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Senate SCHIP Bill Is Headed to Floor

By Drew Armstrong, CQ Staff

JANUARY 15, 2009 -- Legislation to reauthorize and expand the State Children's Health Insurance Program is headed to the Senate floor, after a Senate panel on Thursday approved a draft bill that includes a provision to relax eligibility standards for legal immigrants and new citizens.

The Senate's draft legislation, written by Finance Committee Chairman Max Baucus, hewed closely to SCHIP bills passed in the 110th Congress. It was approved by the panel 12-7, after several amendments.

As originally written, Baucus's draft bill would expand the SCHIP program by $31.5 billion, reauthorizing it for four and a half years. It would give health insurance coverage to about 4 million previously uninsured children and adults.

The House passed its own very similar SCHIP bill (HR 2) on Wednesday.

An amendment by Sen. John D. Rockefeller IV, D-W.Va., to allow legal immigrants and new citizens into the program without the standard five-year waiting program will likely boost the cost of the bill by several billion dollars. A similar provision exists in the House bill, and its absence in the Senate draft was the only major point of disagreement between the two.<?p>

The nearly five-hour markup turned contentious at points, with Republicans, including ranking member Charles E. Grassley of Iowa, claiming that Democrats had shut them out of the process and betrayed compromises worked out on similar bills in the 110th Congress.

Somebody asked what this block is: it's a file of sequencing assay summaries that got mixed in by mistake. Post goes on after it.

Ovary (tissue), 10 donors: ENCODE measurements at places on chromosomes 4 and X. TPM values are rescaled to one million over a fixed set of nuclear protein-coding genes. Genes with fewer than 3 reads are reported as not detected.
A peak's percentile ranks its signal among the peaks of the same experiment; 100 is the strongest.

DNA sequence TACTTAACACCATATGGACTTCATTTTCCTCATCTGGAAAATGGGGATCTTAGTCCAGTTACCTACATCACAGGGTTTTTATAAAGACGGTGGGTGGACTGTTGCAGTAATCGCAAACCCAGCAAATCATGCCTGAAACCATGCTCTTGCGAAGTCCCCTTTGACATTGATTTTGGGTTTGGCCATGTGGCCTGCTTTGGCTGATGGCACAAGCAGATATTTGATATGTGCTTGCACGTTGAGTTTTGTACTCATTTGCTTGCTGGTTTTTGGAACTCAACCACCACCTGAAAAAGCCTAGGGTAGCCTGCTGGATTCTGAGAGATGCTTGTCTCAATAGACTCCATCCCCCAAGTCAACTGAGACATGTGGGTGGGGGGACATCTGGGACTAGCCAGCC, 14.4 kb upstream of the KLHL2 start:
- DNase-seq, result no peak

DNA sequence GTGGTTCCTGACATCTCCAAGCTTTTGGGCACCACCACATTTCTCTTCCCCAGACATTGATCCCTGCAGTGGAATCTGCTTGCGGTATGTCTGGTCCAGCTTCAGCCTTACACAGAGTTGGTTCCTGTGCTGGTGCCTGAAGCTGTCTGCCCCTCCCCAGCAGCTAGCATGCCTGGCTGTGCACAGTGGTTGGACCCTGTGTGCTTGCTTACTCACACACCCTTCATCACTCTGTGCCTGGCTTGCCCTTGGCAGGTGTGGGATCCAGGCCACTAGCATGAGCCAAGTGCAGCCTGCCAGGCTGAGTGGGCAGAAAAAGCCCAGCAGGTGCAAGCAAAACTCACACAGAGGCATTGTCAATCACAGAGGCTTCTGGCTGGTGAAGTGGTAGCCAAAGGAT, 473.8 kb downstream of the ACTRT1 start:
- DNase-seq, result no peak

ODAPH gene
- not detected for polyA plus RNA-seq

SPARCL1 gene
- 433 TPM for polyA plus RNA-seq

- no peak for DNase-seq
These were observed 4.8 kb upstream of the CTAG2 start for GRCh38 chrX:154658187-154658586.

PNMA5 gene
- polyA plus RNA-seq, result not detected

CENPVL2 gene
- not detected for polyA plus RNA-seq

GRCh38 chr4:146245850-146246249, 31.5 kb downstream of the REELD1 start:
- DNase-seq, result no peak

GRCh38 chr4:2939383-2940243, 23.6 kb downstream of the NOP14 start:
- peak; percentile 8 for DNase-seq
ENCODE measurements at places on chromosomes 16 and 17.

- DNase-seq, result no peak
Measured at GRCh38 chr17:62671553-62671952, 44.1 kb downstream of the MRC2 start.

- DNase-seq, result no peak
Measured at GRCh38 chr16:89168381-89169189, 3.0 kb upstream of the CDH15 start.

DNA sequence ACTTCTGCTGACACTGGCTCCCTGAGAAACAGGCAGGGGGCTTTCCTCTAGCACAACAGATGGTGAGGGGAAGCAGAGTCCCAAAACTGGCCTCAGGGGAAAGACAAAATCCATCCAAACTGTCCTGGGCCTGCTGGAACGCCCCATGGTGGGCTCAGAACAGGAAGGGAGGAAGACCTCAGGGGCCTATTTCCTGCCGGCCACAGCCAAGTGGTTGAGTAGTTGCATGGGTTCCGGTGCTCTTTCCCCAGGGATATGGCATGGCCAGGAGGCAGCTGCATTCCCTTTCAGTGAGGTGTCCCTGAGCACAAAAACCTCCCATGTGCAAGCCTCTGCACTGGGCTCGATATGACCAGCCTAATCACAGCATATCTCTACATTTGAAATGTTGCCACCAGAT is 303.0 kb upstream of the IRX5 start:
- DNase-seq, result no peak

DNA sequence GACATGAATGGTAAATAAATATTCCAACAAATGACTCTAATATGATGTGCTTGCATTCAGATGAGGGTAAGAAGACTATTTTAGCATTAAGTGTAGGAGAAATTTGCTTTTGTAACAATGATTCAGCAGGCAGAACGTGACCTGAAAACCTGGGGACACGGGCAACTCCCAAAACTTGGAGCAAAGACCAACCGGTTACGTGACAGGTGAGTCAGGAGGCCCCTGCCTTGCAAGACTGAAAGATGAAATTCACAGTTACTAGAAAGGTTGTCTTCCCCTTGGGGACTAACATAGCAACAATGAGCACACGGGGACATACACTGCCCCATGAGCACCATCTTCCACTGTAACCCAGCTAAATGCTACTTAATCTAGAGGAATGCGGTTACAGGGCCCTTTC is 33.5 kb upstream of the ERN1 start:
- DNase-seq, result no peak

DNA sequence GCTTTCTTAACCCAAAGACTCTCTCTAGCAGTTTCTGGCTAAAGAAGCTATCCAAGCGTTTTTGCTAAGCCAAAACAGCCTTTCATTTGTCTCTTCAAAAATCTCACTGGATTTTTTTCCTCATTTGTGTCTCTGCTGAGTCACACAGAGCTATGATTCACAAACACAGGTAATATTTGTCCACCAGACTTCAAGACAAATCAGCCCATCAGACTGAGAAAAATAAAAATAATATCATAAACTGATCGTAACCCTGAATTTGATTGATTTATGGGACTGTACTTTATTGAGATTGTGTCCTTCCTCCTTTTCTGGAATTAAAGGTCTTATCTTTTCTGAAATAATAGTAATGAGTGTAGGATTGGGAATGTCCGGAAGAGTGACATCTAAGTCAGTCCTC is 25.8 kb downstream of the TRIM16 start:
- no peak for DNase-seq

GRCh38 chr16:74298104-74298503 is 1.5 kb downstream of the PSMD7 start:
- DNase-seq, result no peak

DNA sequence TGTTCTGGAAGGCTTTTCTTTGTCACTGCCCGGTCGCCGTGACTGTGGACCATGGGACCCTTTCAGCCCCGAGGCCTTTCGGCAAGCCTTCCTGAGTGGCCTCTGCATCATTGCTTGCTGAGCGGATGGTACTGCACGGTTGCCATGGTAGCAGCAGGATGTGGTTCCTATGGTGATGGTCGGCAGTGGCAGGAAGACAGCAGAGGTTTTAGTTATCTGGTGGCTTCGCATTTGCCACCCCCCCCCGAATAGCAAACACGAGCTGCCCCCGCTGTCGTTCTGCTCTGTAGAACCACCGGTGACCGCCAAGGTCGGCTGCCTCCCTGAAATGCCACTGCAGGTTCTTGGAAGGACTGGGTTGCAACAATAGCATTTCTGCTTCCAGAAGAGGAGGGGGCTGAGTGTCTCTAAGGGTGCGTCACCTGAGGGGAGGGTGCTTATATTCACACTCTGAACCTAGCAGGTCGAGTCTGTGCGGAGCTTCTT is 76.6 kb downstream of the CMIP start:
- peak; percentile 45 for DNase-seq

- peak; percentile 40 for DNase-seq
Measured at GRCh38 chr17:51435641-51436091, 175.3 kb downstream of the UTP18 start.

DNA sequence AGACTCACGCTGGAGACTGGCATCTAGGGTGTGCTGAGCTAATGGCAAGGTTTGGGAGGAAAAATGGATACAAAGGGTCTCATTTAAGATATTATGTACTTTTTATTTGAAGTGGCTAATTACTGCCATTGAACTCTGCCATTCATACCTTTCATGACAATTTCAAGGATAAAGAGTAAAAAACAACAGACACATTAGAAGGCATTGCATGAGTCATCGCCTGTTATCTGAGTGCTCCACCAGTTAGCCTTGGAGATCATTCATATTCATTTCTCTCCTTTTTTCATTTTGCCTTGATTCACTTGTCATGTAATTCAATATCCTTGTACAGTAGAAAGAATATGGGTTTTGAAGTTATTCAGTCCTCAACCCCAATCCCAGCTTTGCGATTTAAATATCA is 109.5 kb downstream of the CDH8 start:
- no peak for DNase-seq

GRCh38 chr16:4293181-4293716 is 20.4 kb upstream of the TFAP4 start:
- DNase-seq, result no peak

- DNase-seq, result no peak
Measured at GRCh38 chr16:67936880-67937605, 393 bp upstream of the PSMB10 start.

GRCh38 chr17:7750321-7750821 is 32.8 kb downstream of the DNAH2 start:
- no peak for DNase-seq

"It makes me damned disgusted," Grassley told the panel. "We had all sorts of cooperation.... Now it's kind of feeling like you're thrown overboard."

Grassley and other Republicans were upset about the immigrant and new citizen waiting period provision, looser citizenship and residency documentation requirements, changes to how the bill deals with people transferring from private insurance to SCHIP—a phenomenon known as "crowd out"—and also the bill's slightly loosened provisions on income limits.

Doing a full SCHIP reauthorization would make health care overhaul only more complicated later in the year, Grassley argued. "In a lot of ways it makes more sense to do a simple extension of SCHIP for two years so we can work through how to fold SCHIP into a program that covers everyone," he said.

That lack of comity was a preview of the debate triggered by Rockefeller's amendment. His proposal's adoption, 12-7, set off a lengthy immigration discussion and a slew of Republican amendments.

Republicans argued that the eliminated waiting period would encourage illegal immigration.

Sen. John Ensign, R-Nev., also argued that if Congress eventually tackled immigration reform, it would suddenly add millions to the SCHIP program as once-illegal immigrant children suddenly became legal and eligible. "If we cross the line here... we will be taking on a huge number of additional kids," Ensign predicted.

Republicans offered several motions to require more stringent documentation of legal residency or citizenship. All failed, with the exception of an amendment by Grassley. Grassley's amendment would require states, when they re-check the income levels of SCHIP enrollees, to also review their citizenship or legal residency status. In that way, SCHIP enrollees who lost their legal residency while still in the program would be disenrolled. The amendment was adopted by voice vote.

The committee also adopted an amendment by Sen. Olympia J. Snowe, R-Maine, to allow states the option to offer dental insurance to children who are privately insured but do not have dental coverage.

The bill now goes to the Senate floor. Senate leaders are planning to amend Baucus's draft language into the House bill, then send it to conference to resolve the differences.

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